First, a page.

The math department allows you to host a personal professional website on our server. The url for your site is math.mit.edu/~your_username.

You can connect to the server via secure protocols (SSH, SFTP, SCP) with your Kerberos username and password. You may use any of the login servers as the host:

• laurent.mit.edu
• lebesgue.mit.edu
• runge.mit.edu

Once you are connected, you will find your home directory at /math/home/your_username.

To create your website, you must add a publicly accessible directory named www to your home directory. Any files with the correct permissions (755 for directories, 644 for files) within this directory can then be viewed on your website. If no file is specified in the url, the server will automatically look for a file called 'index.hml' or 'index.php.' See below for more detailed instructions.

Before posting your website, please ensure that you have met the legally required accessibility standards, as outlined on the Accessibility Page.

Once your website is setup, you can include it in your directory listing on the math website. Visit the Profile Manager to update this and other profile information.

For HTML, CSS and other web tutorials, visit W3schools.com.

Editing in the Terminal

Open a terminal window and use these commands to set up and edit your website.

1. ssh username@hostname Connect to the server, substitute username for your usename and hostname for one of the hosts listed above. You will be prompted to enter your password.
2. mkdir www Create a directory, this will house your website
3. chmod 755 www Assign correct permissions to your web directory
4. chmod 755 . Assign correct permissions to your home directory
• Create a file using a text editor (see text editors under Workstations)
• Save this file as index.html.
• chmod 644 index.html Assign correct permissions to your homepage file

Transfering Local Files to the Server

To create your website files, you can either work with an editor on the server, as above, or you can create files on your local computer and transfer them to the server via SFTP or SCP.

SFTP: Follow steps 1-4 above and replace ssh in step 1 with sftp. You can then transfer files with the get and put commands as described in this tutorial: SFTP Tutorial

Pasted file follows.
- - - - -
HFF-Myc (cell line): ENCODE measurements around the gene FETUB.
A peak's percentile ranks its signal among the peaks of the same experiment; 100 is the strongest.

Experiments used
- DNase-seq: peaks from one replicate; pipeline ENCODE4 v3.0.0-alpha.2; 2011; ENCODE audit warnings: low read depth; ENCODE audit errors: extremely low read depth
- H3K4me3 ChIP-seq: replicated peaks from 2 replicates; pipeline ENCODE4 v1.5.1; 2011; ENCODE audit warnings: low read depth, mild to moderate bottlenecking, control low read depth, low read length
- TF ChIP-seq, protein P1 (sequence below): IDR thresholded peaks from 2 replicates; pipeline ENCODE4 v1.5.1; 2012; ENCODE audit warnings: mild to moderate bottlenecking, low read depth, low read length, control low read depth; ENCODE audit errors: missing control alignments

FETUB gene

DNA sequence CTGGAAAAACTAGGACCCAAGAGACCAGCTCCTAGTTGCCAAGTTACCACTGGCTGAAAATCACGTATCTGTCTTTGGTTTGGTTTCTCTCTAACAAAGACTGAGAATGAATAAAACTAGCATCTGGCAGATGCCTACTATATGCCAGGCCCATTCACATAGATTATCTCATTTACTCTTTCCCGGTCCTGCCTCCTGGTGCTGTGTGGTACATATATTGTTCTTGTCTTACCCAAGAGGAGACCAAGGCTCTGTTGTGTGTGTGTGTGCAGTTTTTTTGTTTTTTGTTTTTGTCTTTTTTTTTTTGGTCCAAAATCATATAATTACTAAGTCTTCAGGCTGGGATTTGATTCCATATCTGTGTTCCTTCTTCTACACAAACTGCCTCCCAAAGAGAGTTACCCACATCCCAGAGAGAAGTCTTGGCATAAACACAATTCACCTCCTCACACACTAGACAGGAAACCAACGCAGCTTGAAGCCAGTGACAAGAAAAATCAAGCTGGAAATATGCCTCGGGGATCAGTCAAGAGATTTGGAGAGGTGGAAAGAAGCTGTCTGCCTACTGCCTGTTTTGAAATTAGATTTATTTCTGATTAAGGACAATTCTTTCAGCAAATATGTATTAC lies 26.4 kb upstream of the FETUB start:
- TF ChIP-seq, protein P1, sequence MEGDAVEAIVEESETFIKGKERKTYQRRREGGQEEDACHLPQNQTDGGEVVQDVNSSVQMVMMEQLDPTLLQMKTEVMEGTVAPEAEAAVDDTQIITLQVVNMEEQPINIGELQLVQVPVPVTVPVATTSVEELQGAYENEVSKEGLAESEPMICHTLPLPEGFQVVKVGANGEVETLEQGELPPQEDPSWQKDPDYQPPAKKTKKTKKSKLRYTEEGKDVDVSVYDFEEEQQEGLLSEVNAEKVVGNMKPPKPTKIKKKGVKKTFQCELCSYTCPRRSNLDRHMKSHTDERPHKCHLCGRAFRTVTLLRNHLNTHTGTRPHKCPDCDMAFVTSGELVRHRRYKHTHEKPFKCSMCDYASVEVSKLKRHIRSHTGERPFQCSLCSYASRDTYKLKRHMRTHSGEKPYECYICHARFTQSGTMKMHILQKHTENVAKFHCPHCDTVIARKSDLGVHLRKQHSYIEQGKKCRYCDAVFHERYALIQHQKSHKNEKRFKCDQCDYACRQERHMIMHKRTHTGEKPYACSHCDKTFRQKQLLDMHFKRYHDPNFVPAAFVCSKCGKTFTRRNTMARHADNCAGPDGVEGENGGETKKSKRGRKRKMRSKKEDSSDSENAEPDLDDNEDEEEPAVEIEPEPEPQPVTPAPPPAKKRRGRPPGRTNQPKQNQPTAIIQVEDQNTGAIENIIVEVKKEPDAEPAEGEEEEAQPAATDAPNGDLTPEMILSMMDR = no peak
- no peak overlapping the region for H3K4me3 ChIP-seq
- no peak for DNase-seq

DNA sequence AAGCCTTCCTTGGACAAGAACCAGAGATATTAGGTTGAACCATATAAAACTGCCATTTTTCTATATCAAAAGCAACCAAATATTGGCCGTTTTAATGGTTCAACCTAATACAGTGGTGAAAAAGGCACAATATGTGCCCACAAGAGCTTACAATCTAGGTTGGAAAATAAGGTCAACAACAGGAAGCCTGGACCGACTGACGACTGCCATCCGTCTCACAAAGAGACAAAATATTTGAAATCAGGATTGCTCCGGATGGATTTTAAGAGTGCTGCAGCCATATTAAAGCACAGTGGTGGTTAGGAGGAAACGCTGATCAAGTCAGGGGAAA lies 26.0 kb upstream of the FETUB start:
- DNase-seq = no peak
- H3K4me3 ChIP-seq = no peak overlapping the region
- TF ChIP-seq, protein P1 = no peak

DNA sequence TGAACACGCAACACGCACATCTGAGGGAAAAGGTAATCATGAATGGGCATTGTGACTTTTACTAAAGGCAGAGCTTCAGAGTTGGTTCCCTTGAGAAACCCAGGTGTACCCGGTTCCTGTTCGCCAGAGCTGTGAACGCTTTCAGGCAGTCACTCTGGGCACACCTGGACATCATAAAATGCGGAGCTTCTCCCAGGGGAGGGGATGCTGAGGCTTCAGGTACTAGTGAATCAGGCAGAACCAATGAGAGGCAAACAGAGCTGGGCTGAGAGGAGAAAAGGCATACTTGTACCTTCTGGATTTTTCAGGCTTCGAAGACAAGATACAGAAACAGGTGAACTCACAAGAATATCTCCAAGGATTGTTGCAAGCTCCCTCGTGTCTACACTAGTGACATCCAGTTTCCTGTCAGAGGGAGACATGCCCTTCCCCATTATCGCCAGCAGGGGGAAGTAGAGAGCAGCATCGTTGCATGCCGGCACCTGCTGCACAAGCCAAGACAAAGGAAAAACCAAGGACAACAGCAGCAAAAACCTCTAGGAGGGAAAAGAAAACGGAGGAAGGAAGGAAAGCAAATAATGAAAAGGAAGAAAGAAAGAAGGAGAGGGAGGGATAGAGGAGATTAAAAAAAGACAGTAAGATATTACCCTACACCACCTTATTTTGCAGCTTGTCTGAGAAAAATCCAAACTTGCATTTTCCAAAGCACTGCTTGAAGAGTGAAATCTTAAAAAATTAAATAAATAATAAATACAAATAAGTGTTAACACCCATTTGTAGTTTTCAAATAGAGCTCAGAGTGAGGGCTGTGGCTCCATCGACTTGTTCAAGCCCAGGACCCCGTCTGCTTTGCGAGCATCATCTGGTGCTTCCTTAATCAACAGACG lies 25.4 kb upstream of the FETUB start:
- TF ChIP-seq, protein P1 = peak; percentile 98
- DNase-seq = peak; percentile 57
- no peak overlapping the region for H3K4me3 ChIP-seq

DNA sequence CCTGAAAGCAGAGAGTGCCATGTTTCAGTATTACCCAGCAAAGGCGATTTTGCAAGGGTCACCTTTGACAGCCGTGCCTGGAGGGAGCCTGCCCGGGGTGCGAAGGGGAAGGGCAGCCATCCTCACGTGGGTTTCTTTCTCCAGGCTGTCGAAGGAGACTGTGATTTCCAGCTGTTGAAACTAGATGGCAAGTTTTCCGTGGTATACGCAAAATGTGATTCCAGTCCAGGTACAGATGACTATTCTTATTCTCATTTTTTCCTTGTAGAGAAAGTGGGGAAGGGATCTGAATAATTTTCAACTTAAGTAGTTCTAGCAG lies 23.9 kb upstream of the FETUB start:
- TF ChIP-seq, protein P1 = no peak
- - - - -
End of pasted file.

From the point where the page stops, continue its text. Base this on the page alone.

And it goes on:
SCP: After following steps 1-4 above, close the connection to the server (command: exit). You can then transfer files via SCP as described in this tutorial: SCP Syntax

Setting Up Your Web Directory with a Graphical Interface

If you are unfamiliar with the terminal, you can download a graphical interface* to help you set up your web directory. Suggested free applications for this purpose are Cyberduck and Filezilla.

Each graphical interface will be slightly different to use but have the same general steps. See your application's documentation for more specific instructions.

1. Create a connection to the server with the credentials:
• Hostname: laurent.mit.edu, lebesgue.mit.edu, or runge.mit.edu
3. Create a directory called www
4. Ensure www and your home directory have public execute permissions (755 or rwxr-xr-x)

*Note: Whatever system you use MUST support secure protocols (SFTP, not FTP).

CGI Programs

If you wish to add additional functionality to your site you may want to install some CGI programs. In order to add a CGI program, take the following steps:

1. In your www directory, create a directory named cgi-bin
2. Change the permissions of that directory so it is executable by others (755).
3. Put any CGI programs you'd like to run from your web site in the cgi-bin directory, ensuring they are executable by others and have the suffix .cgi

If you are having trouble getting a CGI program to execute, ensure that permissions on the files and parent directories are not too permissive and are owned by you. There is a security mechanism in place that prevents the program from being run if these conditions are not met.

Please note that while we provide the means for you to use CGI programs, we cannot provide any support in installing or configuring them.

How to set up a protected web page:

1. Make a file called .htaccess and place it inside the directory you would like to keep private.
2. Add the following lines to the .htaccess file:
 AuthName "Protected Page" AuthType Basic AuthUserFile /math/home/username/.htpasswd (change this to reflect your own directory) require valid-user 
• AuthName is the title of the authentication box. This can be changed to give a short description of the protected page.
• AuthType is how users autenticate. This does not need to be changed.
• AuthUserFile tells .htaccess where to find password file. ~user/ path name's will not work.
• require vaild-user only lets user names listed in AuthUserFile to have access.
3. Create a file called .htpasswd in the directory where .htaccess is looking to find it (/math/home/username/.htpasswd in the above example). This file contains usernames and password of allowed users, one per line. As a rule of thumb, this file should not reside in the same directory as your protected page. The passwords in this file are hashed for security so the file would look something like this:

 user:ab4F9023jvs anotheruser:3jsjHee043sb threeusers:02js9JsJJs3 

To acquire these hashes, use the command htpasswd -nb user password in the terminal and the hash will be returned. Alternatively, you can use a htpasswd generator such as this: www.htaccesstools.com/htpasswd-generator/